There wasn't much of a 'scene' as it were so we were able to do whatever we want and create our own space. Bars were appreciative of their spaces being used too. That's all changed, sadly.
I think 2000 was the first year I lived away from home and after growing up in north Belfast I kind of expected to not do anything over the Twelfth of July, the same as previous years.
As it drew closer, a few of us chatted about doing something. We realised we weren't the only ones not heading off on holiday, marching or protesting – so surely there had to be others?
I didn't want anything to do with NI politics at the time. It was alien and horrible to me. Just tit-for-tat and never progressing anywhere. There was and still is a need for a space for those of us who fall outside of a narrow green-orange politics. The general political leadership has really let us down.
I never thought Curfew would steamroller into something huge, but perhaps just lift the spirits for some folks over what could be a turbulent time.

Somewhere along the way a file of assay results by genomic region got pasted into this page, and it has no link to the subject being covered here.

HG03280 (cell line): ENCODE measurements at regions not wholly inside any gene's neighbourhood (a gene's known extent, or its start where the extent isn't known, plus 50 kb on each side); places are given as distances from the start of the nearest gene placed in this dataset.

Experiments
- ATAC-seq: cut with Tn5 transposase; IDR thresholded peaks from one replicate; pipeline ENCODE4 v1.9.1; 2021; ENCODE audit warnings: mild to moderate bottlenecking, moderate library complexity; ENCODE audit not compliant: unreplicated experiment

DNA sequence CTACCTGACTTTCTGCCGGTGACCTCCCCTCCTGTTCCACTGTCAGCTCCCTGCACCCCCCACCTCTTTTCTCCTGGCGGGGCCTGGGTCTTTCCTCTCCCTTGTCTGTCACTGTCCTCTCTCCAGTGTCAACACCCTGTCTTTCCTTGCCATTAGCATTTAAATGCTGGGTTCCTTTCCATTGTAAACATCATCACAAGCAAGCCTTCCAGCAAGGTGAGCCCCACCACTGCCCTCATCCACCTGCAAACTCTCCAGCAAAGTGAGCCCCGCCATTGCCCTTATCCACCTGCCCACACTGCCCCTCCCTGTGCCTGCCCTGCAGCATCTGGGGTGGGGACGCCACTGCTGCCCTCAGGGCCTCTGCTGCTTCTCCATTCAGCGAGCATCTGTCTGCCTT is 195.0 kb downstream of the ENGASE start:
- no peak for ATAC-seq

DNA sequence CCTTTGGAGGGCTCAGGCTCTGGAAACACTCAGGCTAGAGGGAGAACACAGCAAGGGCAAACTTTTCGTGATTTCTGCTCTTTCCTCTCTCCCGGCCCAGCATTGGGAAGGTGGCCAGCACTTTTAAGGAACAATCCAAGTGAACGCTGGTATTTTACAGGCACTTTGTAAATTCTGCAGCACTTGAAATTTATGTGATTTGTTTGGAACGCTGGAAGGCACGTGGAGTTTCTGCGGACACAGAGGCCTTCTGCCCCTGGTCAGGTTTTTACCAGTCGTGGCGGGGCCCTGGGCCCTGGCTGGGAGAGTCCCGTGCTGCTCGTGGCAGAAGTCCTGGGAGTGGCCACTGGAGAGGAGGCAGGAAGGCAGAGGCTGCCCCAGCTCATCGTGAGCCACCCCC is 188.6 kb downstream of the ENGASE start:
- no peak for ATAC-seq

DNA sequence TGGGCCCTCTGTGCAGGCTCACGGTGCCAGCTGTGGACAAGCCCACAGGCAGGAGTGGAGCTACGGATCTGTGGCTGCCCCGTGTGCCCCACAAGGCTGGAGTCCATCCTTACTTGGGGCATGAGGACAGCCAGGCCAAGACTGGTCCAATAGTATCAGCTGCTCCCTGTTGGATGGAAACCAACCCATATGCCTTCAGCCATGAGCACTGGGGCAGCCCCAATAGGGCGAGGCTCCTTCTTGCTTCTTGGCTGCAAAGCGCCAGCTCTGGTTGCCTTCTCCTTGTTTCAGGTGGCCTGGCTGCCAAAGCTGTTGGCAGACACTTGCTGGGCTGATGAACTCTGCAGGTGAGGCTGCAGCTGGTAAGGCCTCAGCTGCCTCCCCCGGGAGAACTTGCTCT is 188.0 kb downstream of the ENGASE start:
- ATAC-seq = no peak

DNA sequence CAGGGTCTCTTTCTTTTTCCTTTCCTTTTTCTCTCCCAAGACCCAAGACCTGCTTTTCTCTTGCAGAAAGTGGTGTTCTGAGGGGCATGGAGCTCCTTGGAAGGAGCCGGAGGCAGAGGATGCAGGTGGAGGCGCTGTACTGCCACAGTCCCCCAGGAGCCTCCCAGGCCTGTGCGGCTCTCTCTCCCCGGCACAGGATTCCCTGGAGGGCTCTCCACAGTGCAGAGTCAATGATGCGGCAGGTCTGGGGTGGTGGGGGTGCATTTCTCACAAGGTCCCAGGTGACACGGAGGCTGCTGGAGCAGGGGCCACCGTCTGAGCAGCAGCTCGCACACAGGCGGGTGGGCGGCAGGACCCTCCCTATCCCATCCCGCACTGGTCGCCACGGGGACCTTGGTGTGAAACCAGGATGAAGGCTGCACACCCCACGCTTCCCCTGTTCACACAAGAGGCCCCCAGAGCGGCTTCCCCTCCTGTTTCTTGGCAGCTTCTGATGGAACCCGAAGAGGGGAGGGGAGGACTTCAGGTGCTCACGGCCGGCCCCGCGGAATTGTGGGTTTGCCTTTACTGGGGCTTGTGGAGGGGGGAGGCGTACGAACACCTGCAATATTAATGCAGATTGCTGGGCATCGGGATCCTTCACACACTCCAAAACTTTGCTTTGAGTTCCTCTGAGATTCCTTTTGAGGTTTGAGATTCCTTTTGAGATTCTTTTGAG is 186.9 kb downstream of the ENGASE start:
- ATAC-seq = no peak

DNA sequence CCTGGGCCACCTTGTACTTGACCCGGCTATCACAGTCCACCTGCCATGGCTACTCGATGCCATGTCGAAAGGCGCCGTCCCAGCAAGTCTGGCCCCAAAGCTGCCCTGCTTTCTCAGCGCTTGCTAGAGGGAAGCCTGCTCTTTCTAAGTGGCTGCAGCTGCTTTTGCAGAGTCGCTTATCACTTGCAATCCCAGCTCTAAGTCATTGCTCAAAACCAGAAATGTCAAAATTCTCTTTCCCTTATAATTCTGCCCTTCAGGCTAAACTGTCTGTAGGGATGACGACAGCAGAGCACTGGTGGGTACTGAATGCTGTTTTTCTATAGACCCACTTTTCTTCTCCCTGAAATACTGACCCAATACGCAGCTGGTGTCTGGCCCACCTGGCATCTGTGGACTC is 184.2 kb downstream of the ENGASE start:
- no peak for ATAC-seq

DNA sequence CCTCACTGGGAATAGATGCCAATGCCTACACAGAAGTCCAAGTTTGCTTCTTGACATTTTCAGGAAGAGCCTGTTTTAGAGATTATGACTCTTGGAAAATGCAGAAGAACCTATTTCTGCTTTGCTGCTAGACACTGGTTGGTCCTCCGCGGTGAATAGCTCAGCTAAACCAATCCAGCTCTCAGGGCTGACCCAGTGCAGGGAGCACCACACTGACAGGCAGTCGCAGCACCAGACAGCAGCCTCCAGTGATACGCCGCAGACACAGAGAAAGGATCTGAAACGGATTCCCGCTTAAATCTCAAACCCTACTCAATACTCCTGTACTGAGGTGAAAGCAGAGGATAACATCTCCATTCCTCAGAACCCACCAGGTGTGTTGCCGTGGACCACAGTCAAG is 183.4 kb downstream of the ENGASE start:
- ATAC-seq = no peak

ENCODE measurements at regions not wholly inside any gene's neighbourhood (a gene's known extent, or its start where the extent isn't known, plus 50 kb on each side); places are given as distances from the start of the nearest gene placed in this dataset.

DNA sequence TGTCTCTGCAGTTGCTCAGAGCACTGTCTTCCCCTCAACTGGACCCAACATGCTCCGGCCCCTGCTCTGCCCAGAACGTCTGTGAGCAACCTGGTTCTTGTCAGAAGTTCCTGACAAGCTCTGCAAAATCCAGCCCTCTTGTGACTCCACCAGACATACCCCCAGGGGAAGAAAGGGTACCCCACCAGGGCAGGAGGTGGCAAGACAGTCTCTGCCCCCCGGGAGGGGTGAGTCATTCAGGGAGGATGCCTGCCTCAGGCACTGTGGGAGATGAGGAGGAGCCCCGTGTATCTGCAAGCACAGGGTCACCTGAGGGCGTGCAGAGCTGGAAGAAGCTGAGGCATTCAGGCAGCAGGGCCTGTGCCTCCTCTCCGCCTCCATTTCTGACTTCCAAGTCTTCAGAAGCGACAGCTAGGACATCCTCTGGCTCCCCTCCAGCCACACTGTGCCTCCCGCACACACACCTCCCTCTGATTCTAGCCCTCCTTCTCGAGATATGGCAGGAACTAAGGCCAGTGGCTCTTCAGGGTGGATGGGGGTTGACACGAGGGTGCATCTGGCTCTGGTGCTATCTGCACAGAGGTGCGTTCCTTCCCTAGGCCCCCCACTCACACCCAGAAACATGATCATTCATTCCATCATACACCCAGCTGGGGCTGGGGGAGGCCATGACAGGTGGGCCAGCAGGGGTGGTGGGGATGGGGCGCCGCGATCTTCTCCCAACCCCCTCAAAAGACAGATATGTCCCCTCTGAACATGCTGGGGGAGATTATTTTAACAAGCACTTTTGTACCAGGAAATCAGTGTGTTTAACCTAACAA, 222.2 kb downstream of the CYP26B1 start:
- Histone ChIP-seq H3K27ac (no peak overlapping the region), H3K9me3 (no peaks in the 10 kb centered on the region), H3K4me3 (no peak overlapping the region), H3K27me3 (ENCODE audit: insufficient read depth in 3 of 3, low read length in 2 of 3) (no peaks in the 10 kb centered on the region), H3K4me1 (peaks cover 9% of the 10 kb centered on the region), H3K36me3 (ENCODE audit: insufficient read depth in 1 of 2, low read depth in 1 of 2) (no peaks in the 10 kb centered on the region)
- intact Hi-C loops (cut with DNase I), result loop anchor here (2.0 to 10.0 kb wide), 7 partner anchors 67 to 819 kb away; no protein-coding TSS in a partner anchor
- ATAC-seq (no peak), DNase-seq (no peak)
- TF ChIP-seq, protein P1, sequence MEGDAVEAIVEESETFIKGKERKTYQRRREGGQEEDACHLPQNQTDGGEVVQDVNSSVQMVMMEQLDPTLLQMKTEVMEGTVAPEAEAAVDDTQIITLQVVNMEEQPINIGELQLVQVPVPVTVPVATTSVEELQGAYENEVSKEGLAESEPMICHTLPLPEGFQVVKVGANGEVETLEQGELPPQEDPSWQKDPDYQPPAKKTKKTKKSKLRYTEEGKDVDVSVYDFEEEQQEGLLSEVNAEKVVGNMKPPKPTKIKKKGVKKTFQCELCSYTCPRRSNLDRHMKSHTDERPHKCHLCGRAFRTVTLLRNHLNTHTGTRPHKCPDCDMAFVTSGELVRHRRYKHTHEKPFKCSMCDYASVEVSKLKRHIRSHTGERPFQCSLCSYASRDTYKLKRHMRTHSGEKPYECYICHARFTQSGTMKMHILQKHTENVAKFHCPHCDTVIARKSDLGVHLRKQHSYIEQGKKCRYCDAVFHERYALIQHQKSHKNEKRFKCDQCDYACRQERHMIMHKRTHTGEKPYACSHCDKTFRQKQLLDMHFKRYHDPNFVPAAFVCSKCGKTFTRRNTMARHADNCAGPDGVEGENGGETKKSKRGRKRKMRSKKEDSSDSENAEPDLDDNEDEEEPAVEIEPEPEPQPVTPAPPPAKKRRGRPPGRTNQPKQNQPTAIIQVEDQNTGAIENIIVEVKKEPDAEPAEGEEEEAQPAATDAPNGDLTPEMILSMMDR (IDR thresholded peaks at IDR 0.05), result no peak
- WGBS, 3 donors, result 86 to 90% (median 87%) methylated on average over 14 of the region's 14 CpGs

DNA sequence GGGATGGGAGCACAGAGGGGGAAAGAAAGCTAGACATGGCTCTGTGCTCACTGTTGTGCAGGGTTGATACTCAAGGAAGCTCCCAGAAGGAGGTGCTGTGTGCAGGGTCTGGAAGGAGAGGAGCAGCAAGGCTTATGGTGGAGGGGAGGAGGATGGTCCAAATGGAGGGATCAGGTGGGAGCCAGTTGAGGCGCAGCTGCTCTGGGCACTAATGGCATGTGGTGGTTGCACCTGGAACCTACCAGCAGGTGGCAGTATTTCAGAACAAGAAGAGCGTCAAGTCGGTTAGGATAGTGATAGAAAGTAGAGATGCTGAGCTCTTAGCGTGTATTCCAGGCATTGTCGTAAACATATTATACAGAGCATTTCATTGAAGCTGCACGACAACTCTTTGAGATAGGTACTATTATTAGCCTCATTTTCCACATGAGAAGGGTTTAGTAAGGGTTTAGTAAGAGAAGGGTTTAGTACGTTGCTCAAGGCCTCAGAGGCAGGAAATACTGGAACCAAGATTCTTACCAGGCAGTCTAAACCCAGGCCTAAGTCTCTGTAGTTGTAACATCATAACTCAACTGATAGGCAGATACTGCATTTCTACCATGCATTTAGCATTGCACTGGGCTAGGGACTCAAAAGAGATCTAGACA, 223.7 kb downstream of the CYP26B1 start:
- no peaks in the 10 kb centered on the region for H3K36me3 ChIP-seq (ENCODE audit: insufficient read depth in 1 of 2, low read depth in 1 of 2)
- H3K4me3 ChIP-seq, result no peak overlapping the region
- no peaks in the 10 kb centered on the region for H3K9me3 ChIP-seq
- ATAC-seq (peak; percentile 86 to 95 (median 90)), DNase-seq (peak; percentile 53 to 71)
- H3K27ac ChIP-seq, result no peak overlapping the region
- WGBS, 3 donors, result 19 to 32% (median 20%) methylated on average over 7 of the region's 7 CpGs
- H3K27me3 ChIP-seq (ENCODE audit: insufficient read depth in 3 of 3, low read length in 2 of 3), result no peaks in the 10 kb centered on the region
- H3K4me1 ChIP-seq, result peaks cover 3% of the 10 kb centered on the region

I'd been doing shows at The Front Page for a while and we asked them about doing a show over two floors – they thought we were mad, but let us work away.
I think we had six bands and crammed over 200 people in there. It was tight and stupidly hot, but also amazing.
How do/did you choose the line-ups?
I'll generally get a list of bands I like and pass them on to Hornby at Solid Choice or other friends, but usually I get too far ahead of myself and start booking people before they reply!
I try to keep it eclectic. But I'm generally a fan of the noisy end of the scale and mostly left-field music. There are a few people I ask every year: Barry Peak [Backwater/Torgas Valley Reds/Go Commando] has played every single one and I think the Slomatics have played everyone in some form or another.
Do you have a favourite Curfew line-up / moment?
Fave line up is tough. The Naut (pre-Slomatics) at the first Curfew in the back room downstairs at The Front Page was incredible and super sweaty!